The recline indicator has an arrow on the bottom that’s supposed to line up to the corresponding arrows on the label showing the recline options.
Unfortunately, the arrow on the bottom of the indicator is clear plastic, and blends in very well with the seat’s shell. Not only that, it’s harder to spot because it is on the bottom of the recline angle adjuster. Caregivers might need to turn the seat on its side to confirm which recline position is being used. This is no small task when it comes to a car seat that’s as large and heavy as the Magellan.
Installation: Rear Facing
The lower anchors are stored deep within the seat pan and were a bit difficult to access. This is a fairly unusual storage location that we aren’t particularly fond of.
When installing the Magellan/Magellan Max with the lower anchors, the lower anchor webbing seemed to get bunched in the belt path. In the Kia Sedona we used for this review, the belt bunched in the lockoff and made the belt look twisted although it was not. However, the tether anchor strap comes with a very handy hook-and-loop strap to keep it nicely tucked up and away when it is not in use during rear facing mode. The tether anchor connector stows in the back of the seat right under the FAA approval label.
According to the manual, the Magellan’s cover needs to be partially removed for installation. While we often advocate removing the cover to access a hard-to-find belt path, requiring that the cover be removed can prove to be quite the challenge in some situations.
The Magellan is quite wide and has many moving parts, so while we may cringe at the notion of removing a cover from a car seat that’s this complex, the Magellan’s rather very small belt paths make this the only way to properly access them.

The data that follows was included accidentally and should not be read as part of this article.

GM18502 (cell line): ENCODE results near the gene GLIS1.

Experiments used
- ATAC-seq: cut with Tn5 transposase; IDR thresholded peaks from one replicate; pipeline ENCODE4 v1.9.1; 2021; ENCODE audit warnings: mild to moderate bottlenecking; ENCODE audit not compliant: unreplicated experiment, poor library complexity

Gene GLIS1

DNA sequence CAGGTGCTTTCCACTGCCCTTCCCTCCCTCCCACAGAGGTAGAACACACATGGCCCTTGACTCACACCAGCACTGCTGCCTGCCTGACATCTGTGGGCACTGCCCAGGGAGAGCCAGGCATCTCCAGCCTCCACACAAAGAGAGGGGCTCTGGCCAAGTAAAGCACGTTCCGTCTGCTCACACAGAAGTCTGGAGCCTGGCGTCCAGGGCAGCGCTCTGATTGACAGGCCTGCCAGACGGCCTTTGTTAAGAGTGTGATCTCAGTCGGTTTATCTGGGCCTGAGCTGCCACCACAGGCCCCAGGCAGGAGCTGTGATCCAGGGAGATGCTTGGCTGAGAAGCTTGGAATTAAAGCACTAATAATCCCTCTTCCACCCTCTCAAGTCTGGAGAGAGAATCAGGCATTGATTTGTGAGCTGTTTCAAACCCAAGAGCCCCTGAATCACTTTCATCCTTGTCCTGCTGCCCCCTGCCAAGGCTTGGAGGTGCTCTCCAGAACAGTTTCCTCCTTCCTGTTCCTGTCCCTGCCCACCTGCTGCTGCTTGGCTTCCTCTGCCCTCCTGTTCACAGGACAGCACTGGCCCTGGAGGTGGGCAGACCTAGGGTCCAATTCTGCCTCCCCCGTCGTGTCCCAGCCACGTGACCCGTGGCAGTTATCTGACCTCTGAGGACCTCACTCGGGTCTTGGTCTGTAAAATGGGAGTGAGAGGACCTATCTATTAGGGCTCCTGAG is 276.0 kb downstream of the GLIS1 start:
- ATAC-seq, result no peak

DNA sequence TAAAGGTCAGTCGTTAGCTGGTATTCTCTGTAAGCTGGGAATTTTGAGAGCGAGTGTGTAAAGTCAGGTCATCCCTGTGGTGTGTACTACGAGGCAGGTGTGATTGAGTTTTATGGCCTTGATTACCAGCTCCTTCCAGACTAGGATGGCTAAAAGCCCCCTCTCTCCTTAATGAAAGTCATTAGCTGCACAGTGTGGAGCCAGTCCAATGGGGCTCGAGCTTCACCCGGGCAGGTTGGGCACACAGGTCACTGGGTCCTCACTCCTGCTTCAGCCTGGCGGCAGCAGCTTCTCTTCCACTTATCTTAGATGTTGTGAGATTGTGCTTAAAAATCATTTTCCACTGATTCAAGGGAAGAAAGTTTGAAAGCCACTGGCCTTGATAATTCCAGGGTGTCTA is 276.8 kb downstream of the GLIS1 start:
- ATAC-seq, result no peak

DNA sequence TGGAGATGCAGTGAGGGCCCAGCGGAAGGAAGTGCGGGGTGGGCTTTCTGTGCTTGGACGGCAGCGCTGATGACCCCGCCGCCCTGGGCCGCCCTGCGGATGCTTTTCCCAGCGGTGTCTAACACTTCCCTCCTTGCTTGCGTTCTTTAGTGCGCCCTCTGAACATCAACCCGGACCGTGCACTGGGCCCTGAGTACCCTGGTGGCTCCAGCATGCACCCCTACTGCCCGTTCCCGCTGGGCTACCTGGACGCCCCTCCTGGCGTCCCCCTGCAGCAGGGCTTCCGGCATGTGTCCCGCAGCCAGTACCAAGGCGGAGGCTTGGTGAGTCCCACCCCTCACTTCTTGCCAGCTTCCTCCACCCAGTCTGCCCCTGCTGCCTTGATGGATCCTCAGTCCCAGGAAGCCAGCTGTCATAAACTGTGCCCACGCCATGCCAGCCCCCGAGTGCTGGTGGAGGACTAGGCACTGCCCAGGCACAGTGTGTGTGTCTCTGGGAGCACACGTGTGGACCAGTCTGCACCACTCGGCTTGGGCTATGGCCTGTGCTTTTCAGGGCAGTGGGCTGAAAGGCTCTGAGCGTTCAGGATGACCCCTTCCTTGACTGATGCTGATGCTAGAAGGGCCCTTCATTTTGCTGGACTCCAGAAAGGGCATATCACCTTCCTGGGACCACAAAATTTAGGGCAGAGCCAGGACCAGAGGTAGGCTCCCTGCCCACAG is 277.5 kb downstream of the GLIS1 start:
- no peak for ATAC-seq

When installing the Magellan rear facing, the cupholders must be removed and the cover must be pulled up to expose the belt path. Despite this seemingly ample access to the seat pan, the belt paths are still small and quirky.
Vehicle Seat Belt
We installed the rear facing Magellan in a minivan and found that the vehicle seat belt bunched in the lockoff while we were installing it. While the Magellan/Magellan Max was secure, the vehicle seat belt routing was fairly quirky — the vehicle seat belt barely slid into the lockoff in some vehicles, and the belt folded over and appeared twisted. We noticed a similar bunching in the webbing when we installed the seat using lower anchors but we didn’t have this issue in the SUVs we also tested the seat in.
Lockoffs: Lock the Vehicle Seat Belt Too?
We’ve confirmed with Dorel that the manual requires the vehicle seat belt be locked when using the lockoff. So the process would be: install the Magellan using the lockoff, verify that there’s less than an inch of movement at the belt path, and then pull the vehicle seat belt all the way out to engage the retractor and secure the belt. Feed the vehicle seat belt back into the retractor.
The manual explains this as follows:
“After the seat has been installed, if your car has a switchable retractor, you may also use it to lock the belt.”
Fit to Child – Rear Facing
The Magellan is outgrown in rear facing mode when the top of the child’s head is less than an inch below the internal headrest, even when the headrest is raised above the seat’s shell.
Note: using the Magellan and Magellan Max with a newborn requires the crotch buckle to be routed in through the 1st crotch buckle slot, then looped back out the 2nd crotch buckle slot. The manual has instructions on this process.
Our Newborn Huggable Images doll weighs 7 pounds and is 17 inches long. We found that the Magellan Max fit our doll quite well. Before we buckled the doll into the seat, we were concerned that the extra padding would make the fit challenging or that the harness pads would make the chest clip sit too low on her chest.